The central government of Iraq appears on the verge of collapse as the Islamic State of Iraq and the Levant  (ISIS) fighters head for Baghdad after taking over Mosul and Tikrit. In the north, Kurds have seized Kirkuk after national forces fled and appear poised to defend the territory as their own. The Iraqi national army has proven to be next to worthless so far, fleeing rather than fighting ISIS with Iraqi Prime Minister Nouri al-Maliki reaching out to the US for military assistance.

In the areas ISIS controls they are instituting sharia law which includes severe consequences for those judged guilty of certain religious offenses, this led hundreds of thousands of Iraqis to flee their homes rather than face ISIS. The stated goal of ISIS is to build a caliphate which they now appear to be preparing to do in parts of Iraq and Syria representing the biggest threat to Iraq’s stability since the US invasion.

ISIS’ rapid success is attributable in part to the spectacular failure of the US-trained and equipped Iraqi national army which evaporated in the face of an ISIS challenge in some of Iraq’s largest and most important cities.

The million-strong Iraqi army, trained by the United States at a cost of nearly $25 billion, is hobbled by low morale and corruption. Its effectiveness is hurt by the perception in Sunni areas that it pursues the hostile interests of Maliki’s Shi’ite-led government.

During the U.S. occupation, Washington encouraged Maliki to reach out to the Sunni minority that lost power after Saddam’s fall. But since the U.S. withdrawal, Maliki pushed Sunnis out of his ruling coalition, creating resentment insurgents exploit.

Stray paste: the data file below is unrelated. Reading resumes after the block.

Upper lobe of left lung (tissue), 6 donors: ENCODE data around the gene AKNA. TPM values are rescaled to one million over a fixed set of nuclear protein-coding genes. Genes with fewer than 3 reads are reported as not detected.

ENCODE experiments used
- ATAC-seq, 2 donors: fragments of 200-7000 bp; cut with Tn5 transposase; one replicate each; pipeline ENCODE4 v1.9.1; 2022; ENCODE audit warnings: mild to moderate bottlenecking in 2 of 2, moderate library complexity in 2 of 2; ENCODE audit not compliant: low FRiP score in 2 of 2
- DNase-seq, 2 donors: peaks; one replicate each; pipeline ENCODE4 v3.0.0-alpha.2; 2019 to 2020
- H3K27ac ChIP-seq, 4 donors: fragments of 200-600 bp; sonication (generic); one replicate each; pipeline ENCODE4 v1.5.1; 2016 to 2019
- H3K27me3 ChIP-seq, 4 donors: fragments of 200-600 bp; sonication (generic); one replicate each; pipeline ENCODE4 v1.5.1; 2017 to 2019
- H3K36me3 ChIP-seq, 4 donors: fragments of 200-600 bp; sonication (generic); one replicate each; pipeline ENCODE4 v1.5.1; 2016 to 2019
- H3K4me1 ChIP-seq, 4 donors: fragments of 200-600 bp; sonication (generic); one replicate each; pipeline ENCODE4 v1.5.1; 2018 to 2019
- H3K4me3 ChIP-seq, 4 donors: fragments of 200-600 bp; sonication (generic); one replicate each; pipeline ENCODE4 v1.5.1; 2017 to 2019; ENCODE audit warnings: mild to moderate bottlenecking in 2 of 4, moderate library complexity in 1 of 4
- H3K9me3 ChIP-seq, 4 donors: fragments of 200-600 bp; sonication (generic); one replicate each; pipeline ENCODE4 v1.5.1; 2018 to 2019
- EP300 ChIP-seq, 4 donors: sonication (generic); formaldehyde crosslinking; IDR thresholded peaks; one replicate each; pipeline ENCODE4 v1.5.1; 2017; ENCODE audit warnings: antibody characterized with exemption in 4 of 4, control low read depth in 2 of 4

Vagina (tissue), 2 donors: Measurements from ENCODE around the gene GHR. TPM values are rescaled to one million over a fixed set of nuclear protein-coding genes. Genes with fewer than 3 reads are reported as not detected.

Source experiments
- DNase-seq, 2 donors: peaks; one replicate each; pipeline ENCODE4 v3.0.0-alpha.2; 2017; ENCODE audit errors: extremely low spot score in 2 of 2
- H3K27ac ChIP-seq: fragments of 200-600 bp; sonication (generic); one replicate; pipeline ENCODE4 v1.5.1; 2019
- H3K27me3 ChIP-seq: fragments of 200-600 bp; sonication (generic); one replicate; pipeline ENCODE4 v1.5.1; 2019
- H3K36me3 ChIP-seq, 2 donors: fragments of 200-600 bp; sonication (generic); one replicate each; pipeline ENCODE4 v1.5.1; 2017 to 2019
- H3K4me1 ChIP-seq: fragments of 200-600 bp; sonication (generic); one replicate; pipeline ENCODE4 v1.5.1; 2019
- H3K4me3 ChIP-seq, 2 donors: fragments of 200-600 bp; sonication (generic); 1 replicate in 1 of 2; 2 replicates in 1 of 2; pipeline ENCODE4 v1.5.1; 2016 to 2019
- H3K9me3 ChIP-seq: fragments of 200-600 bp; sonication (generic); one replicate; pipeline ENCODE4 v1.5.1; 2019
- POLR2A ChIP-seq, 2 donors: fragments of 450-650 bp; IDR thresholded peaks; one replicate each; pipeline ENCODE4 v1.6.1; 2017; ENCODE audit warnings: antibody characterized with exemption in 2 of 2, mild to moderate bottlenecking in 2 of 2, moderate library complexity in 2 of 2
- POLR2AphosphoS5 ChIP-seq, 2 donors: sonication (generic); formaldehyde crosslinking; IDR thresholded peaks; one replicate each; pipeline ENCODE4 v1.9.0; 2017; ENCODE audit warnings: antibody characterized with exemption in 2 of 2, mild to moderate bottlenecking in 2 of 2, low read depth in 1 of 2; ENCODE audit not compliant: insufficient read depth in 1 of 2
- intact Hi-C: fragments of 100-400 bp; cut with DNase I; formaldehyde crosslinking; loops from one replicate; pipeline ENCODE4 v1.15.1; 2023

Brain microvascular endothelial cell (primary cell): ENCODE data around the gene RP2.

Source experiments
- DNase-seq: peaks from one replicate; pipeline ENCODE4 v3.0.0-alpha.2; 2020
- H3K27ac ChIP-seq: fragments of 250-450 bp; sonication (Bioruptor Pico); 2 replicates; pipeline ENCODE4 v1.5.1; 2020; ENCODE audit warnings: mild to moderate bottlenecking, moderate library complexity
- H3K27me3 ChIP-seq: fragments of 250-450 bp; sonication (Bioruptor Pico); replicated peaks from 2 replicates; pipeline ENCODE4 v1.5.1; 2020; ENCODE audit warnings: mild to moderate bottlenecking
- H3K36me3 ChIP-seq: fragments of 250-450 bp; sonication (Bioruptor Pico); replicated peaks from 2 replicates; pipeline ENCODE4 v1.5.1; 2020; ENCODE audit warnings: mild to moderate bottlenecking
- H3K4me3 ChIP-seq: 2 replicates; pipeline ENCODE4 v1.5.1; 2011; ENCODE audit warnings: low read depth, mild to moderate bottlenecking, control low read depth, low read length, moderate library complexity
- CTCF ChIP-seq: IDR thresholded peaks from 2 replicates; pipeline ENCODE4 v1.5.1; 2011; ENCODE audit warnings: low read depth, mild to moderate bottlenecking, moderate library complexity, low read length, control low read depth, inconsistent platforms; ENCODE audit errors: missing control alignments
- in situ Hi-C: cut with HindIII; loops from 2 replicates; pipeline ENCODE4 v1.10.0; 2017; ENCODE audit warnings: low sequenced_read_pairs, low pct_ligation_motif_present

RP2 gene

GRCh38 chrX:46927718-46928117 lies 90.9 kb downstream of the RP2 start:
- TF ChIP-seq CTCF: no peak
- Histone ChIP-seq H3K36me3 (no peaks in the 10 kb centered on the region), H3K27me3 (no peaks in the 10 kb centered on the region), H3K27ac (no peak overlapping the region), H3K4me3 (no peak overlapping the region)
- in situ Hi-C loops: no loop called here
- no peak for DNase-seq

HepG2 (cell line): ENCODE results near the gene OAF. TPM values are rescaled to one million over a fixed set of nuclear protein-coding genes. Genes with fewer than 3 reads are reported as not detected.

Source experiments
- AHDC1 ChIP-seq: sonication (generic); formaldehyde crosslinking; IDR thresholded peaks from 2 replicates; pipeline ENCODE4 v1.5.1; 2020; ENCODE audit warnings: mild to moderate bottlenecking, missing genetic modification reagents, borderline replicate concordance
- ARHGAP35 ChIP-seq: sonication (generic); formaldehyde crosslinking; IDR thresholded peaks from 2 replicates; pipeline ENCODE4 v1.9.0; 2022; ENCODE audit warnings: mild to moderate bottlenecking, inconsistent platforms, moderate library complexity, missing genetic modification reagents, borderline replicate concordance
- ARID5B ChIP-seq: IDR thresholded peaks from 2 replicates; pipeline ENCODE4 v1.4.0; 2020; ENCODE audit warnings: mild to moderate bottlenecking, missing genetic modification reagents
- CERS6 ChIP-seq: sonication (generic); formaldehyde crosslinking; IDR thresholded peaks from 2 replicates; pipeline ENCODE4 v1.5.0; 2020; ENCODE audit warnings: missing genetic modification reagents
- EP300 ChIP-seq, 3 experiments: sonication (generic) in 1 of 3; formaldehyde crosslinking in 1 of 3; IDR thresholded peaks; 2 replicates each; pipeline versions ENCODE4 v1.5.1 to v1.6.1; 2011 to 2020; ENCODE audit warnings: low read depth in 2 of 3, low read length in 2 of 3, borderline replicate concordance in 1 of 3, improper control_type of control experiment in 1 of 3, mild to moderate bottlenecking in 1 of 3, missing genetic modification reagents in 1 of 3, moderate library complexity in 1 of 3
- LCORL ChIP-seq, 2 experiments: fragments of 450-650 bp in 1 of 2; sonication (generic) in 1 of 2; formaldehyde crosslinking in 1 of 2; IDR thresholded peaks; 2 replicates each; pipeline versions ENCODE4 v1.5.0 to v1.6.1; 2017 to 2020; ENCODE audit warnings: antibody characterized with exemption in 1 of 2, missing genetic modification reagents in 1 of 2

ISIS is a Sunni Islam group, Maliki represents Shiite power in Iraq with a close alliance to Shiite Iran. Iran is currently said to be “weighing options” as to what to do to help its allies in Iraq.

Meanwhile in the north, Kurdish forces have taken oil-rich Kirkuk which is just outside their legally yielded territory under Iraq law but a historically important city to the Kurdish people. The Kurds already received a piece of the wealth that accrues from Iraq’s oil production, but with control of Kirkuk they could gain even more, provided Maliki’s forces can not dislodge them. In the event the Kurds resist, there could be a two-front war facing the central government.

Needless to say, things are looking chaotic as world oil markets buckle at the prospect of slowdowns in Iraq or a possible violent overthrow of the Maliki government with a new regime unwilling to honor old oil deals. Which brings in President Barack Obama who has now says he is also weighing options and “will not rule out anything” to help Maliki stay in power and regain control.

A third Iraq War? What could go wrong?